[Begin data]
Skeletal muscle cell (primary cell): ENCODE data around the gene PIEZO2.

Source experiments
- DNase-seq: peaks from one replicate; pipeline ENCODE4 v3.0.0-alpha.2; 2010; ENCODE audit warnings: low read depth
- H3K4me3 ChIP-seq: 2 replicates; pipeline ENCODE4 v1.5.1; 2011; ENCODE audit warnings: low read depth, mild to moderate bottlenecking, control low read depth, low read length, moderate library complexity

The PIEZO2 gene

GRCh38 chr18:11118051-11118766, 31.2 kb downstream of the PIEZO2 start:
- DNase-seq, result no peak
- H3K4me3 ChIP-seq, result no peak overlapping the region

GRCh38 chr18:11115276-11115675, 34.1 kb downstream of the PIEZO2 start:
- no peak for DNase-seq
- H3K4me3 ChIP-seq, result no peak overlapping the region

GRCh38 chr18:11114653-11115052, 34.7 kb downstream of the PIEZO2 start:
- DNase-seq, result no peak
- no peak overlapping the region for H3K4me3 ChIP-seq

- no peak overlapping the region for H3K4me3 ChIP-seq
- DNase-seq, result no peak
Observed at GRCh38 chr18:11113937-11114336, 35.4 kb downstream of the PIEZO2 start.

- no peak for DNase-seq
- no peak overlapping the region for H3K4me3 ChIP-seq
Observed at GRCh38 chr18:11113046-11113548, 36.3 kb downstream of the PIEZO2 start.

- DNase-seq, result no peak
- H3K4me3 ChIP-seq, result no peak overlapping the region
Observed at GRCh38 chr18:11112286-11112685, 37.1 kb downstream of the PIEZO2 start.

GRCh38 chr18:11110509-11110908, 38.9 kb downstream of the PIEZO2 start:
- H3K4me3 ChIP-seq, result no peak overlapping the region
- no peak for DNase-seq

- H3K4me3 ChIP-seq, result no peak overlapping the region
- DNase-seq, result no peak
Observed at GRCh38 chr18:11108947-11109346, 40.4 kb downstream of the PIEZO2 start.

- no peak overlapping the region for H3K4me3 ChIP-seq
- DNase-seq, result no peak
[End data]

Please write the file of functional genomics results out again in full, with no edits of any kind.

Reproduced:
Skeletal muscle cell (primary cell): ENCODE data around the gene PIEZO2.

Source experiments
- DNase-seq: peaks from one replicate; pipeline ENCODE4 v3.0.0-alpha.2; 2010; ENCODE audit warnings: low read depth
- H3K4me3 ChIP-seq: 2 replicates; pipeline ENCODE4 v1.5.1; 2011; ENCODE audit warnings: low read depth, mild to moderate bottlenecking, control low read depth, low read length, moderate library complexity

The PIEZO2 gene

GRCh38 chr18:11118051-11118766, 31.2 kb downstream of the PIEZO2 start:
- DNase-seq, result no peak
- H3K4me3 ChIP-seq, result no peak overlapping the region

GRCh38 chr18:11115276-11115675, 34.1 kb downstream of the PIEZO2 start:
- no peak for DNase-seq
- H3K4me3 ChIP-seq, result no peak overlapping the region

GRCh38 chr18:11114653-11115052, 34.7 kb downstream of the PIEZO2 start:
- DNase-seq, result no peak
- no peak overlapping the region for H3K4me3 ChIP-seq

- no peak overlapping the region for H3K4me3 ChIP-seq
- DNase-seq, result no peak
Observed at GRCh38 chr18:11113937-11114336, 35.4 kb downstream of the PIEZO2 start.

- no peak for DNase-seq
- no peak overlapping the region for H3K4me3 ChIP-seq
Observed at GRCh38 chr18:11113046-11113548, 36.3 kb downstream of the PIEZO2 start.

- DNase-seq, result no peak
- H3K4me3 ChIP-seq, result no peak overlapping the region
Observed at GRCh38 chr18:11112286-11112685, 37.1 kb downstream of the PIEZO2 start.

GRCh38 chr18:11110509-11110908, 38.9 kb downstream of the PIEZO2 start:
- H3K4me3 ChIP-seq, result no peak overlapping the region
- no peak for DNase-seq

- H3K4me3 ChIP-seq, result no peak overlapping the region
- DNase-seq, result no peak
Observed at GRCh38 chr18:11108947-11109346, 40.4 kb downstream of the PIEZO2 start.

- no peak overlapping the region for H3K4me3 ChIP-seq
- DNase-seq, result no peak